Breast self examination has for years been discredited as a breast cancer screening tool. The National Cancer Institute and the World Health Organization confirm that BSE does not lead to early diagnosis or mortality reduction, and the US Preventive Services Task Force actually recommends against teaching the practice altogether. Yet some groups now recommend a newly repackaged euphemism for BSE, the novel practice called breast self-awareness (BSA).

BSA, loosely defined as “knowing what is normal for you,” is usually bundled with advice about knowing your breast cancer risk, getting screened at a particular age, and making healthy lifestyle choices. Not bad directives in general terms (though screening via mammography has been called into question as a population screening tool). But the message to “do boob checks regularly” because  they “may save your life” is scientifically unsubstantiated. Using the word “may” as a nod to this contrary evidence does not lessen the harmful impact of a campaign aimed at persuading people to “just do it.”

In fact, one day after The Sun’s launch of Check ‘em Tuesday” (Mar. 4, 2014), the official journal of The American College of Obstetricians and Gynecologists published a commentary on the evidence behind BSE and BSA confirming, once again, the lack of evidence about the efficacy of the practice. In addition, the authors warned that BSA might be less than empowering for women than the campaigns claim. “A persistent emphasis on self-awareness,” write the researchers, “provides the individual with a strong message of self-blame when cancer does occur.” When a person is made responsible for self-surveillance as a life-saving measure then the diagnosis of illness is set up to be a consequence of personal negligence.

The Sun further characterizes women as irresponsible in its reporting of findings from an unspecified poll that women “check their WEIGHT far more often than their breasts [and] just under half (48%) wouldn’t go to the doctor if they thought they had found something.” It is unclear how these behaviors warrant comparison. In a body conscious, weight conscious society people weigh themselves, sometimes too much, because we are primed for self-surveillance. Furthermore, there is no evidence that women fail to seek medical intervention when they suspect a problem. Women use health care services more than men.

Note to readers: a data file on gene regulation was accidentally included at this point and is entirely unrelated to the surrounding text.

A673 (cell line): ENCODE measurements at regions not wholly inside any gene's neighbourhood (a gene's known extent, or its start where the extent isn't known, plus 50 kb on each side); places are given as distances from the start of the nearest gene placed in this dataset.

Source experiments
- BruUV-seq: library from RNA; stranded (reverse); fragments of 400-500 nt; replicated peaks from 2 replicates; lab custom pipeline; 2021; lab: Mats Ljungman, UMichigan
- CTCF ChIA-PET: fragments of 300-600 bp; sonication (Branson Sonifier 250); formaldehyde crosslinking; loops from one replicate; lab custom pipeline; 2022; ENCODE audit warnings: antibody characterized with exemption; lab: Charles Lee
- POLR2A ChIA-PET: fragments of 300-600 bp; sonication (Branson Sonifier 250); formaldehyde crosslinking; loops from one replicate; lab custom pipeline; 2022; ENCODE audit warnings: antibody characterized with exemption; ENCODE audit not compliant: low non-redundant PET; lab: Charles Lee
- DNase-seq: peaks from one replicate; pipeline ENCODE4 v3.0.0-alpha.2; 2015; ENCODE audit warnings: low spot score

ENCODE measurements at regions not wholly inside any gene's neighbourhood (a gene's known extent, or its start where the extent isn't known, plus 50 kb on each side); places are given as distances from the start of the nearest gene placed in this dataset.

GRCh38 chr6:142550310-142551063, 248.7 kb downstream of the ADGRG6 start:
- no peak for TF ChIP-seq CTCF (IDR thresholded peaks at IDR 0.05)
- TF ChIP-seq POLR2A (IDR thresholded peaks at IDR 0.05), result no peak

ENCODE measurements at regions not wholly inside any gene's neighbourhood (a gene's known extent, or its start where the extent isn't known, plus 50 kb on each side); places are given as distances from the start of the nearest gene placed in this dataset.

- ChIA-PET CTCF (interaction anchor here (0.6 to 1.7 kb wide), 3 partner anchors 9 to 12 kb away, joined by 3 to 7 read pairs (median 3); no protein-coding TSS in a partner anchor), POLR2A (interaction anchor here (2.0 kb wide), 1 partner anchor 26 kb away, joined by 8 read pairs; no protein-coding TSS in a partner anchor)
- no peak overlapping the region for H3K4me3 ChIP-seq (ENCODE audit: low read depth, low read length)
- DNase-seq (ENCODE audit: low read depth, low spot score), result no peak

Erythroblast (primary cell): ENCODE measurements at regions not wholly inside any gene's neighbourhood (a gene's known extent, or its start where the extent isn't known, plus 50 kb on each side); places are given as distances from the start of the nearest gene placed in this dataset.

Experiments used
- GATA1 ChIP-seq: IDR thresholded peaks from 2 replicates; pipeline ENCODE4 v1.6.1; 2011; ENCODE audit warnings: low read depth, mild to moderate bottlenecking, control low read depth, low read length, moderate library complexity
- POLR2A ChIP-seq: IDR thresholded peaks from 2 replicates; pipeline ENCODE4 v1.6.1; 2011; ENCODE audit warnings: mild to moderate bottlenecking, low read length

In addition to sexually objectifying women and aligning with a breast cancer charity to justify it, the Sun is claiming that women simply do not care enough about their health to intervene and protect themselves from breast cancer. In line with Neoliberal ideology that shifts the responsibility of safeguarding human health from the greater society (and the State) to the individual, campaigns like Check em’ Tuesday frame health not as a basic human right but as a personal duty. In the case of breast cancer the duty consists of downstream solutions such as getting screened and being breast self-aware while avoiding looking upstream to tackle environmental and other systemic causes of the disease.

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Grazia De Michele PhD is an Italian-born researcher and historian currently living in the United Kingdom. Her doctoral thesis, “‘At the gates of civilization’: Southern children in Turin primary school from the 1950s-1970s,” analyzes the social construction of Southern migrants’ children during the post-war period. Grazia was diagnosed with breast cancer at age 30, during the final year of her doctoral work. She had no family history of the disease or genetic predisposition. As an historian she is skilled in analyzing dominant discourses. Following her experience with breast cancer, Grazia is particularly committed to unraveling those surrounding the disease. In May 2011 Grazia started the Italian blog Le Amazzoni Furiose (The Furious Amazons) to raise awareness among Italian women about the need to change the conversation on breast cancer and promote research into the systemic issues contributing to the epidemic. She also contributes regularly to the twitter hashtag #BCSM – breast cancer social media. Grazia De Michele finished her PhD in August 2012. Grazia De Michele and Cinzia Greco are co-editing a special issue of the BCC newsletter, Demystifying Breast Cancer, which highlights compelling stories typically missing from the broader breast cancer narrative. Read Grazia De Michele’s Portrait »